It's actually easier to price the paperback! I go by the print cost (roughly £4.00) + the wholesaler discount (35%) + my cut (just over £1.00) which brings 'Demon's Daughter' out at £6.99. It's about average for the size and type of book so I don't have any major problems with that. My decision not to allow returns has seriously affected how many shops/wholesalers will stock it but to date, since its publication in February 2012, I've sold 51 copies which is...okay actually. I think that being invited into local schools to give talks and readings, and the recent book signing in Waterstones are the reason for the sales. The challenge, of course, is to keep it going.

Obviously I'm still useless at marketing and the conflicting information about how to increase the visibility of your book is confusing to say the least; plus the fact that I've received a few knuckle raps from Goodreads (for reviewing other authors' work), Twitter (for 'jamming the feed' with chat instead of promos) and from Facebook (for being on there too much) has left me thinking I should've stayed in my cave and ignored the publishing dream. (Yes, I know...I need to work on cultivating that thicker skin.) The fact is that if I want to keep writing, then I have to sell books. It's pretty simple and I can't not write...I'd go insane within a matter of days!

Hmmm. Well that all went off on a bit of a dark tangent. Sorry! I'm still damn proud that my second book is on its way to being published, book 3 is written and champing at the bit to get to the editors, book 4 is also lining up for its chance to escape the confines of my hard drive, and all that's holding them back is me. Dammit!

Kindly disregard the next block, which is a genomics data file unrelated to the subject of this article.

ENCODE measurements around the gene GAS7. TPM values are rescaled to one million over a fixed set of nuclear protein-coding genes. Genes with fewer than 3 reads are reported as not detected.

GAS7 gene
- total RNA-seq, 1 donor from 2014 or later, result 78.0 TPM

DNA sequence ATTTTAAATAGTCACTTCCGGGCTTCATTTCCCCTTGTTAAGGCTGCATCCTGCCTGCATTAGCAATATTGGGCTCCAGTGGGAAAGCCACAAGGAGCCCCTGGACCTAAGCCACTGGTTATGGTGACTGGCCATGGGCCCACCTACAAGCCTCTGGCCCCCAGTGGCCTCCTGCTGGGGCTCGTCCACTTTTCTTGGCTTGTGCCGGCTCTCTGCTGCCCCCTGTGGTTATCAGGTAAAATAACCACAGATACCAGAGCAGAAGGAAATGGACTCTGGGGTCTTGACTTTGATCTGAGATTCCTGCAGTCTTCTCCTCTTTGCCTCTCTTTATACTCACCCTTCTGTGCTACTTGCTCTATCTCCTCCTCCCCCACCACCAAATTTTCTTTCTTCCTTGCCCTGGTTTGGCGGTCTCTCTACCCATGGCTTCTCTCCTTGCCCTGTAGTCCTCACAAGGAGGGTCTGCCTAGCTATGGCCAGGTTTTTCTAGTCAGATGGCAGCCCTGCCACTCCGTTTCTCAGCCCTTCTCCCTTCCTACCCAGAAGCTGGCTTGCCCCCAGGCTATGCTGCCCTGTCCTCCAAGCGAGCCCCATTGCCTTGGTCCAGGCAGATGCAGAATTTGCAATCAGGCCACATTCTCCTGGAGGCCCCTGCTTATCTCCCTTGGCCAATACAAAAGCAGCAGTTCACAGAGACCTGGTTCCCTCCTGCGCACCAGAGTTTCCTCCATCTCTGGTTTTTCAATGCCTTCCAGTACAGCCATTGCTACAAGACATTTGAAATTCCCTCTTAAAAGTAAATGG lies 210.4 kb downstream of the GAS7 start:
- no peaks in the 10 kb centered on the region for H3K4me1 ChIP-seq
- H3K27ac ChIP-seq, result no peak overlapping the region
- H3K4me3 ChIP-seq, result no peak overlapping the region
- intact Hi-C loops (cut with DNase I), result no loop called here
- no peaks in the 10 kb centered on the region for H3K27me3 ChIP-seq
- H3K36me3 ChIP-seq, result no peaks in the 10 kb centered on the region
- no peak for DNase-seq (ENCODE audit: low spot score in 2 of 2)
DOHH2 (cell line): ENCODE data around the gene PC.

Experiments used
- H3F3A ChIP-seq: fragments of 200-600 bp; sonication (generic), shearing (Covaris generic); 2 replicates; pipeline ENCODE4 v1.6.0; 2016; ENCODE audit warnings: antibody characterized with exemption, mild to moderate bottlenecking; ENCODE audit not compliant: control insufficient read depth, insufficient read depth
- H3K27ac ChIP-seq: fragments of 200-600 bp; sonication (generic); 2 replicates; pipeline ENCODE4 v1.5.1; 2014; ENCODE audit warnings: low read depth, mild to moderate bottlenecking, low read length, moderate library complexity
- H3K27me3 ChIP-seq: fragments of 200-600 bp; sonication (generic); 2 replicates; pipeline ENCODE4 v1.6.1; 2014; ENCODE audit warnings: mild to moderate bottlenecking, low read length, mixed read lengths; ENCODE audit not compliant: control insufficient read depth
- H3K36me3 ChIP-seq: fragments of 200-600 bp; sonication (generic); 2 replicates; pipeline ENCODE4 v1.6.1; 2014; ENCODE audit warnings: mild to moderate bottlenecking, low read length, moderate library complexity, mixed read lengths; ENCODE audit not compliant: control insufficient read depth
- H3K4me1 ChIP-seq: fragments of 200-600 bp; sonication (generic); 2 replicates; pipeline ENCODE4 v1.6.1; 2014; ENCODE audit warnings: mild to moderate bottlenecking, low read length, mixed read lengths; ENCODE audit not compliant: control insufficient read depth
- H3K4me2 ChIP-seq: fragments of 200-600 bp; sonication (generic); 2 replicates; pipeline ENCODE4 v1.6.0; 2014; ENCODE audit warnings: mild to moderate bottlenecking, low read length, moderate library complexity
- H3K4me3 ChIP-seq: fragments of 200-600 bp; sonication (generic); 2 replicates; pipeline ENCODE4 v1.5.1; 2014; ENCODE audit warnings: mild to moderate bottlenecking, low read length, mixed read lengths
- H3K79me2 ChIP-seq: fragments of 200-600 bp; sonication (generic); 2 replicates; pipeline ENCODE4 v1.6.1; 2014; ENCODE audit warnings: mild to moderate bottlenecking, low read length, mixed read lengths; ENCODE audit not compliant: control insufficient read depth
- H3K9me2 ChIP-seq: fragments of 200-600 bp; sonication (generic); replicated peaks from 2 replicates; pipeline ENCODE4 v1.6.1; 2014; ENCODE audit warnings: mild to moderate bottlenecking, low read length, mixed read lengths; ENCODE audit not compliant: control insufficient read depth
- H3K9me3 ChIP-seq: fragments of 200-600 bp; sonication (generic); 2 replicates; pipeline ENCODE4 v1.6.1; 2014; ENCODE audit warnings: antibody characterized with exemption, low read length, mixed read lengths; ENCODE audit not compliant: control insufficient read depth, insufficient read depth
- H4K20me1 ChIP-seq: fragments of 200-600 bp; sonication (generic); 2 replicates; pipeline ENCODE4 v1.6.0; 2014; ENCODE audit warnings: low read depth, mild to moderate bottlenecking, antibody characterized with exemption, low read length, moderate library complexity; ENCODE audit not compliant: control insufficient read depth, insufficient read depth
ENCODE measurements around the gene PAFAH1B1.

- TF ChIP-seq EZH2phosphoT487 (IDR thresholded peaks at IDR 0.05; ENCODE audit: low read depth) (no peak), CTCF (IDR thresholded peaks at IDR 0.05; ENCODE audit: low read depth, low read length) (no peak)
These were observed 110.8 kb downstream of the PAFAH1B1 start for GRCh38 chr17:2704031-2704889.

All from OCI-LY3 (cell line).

Friday, 4 May 2012

'Demon's Revenge' is almost ready to fly the coop!


Okay, I know my post is ridiculously late this week (apologies) but I do have a valid reason - I received the ms of 'Demon's Revenge' (book 2 in Emily's story) back from the editors on Monday morning so I've spent all week doing the changes and corrections. It's now in the best shape it's ever going to be in and I'm so excited to get it to the Graphic Designer next week - can't wait to see what cover he comes up with and how his magic will transform the fairly standard 'Times-New-Roman-on-white' pages into something gorgeous!

Feedback from the Beta readers was really positive, although there were apparently quite a lot of tears shed and one was considering therapy (I think she was joking...!) and there were a few suggestions made about including a dictionary for the translation of the Italian and 'Angel-speak' and also adding a preview of book 3 to the end of book 2. After going through all the text there were just over 20 Italian words and six 'Angel' words and phrases, most were translated anyway, some were easily recognised (per favore, grazie etc. etc.) and a couple were fairly easy to guess (pazienza, scusa) so I decided that included a mini-mini-translation guide/dictionary might be over-kill. As to whether or not to add the first few chapters of book 3 on to the end as a kind of 'teaser' or 'hook'? Well, it's tempting but I've decided not to - they're on the blog anyway for a start!

So, book 2 is ready to leave me and head out for its make-over before heading out to see the big, bad world and I can't wait! Roll on August!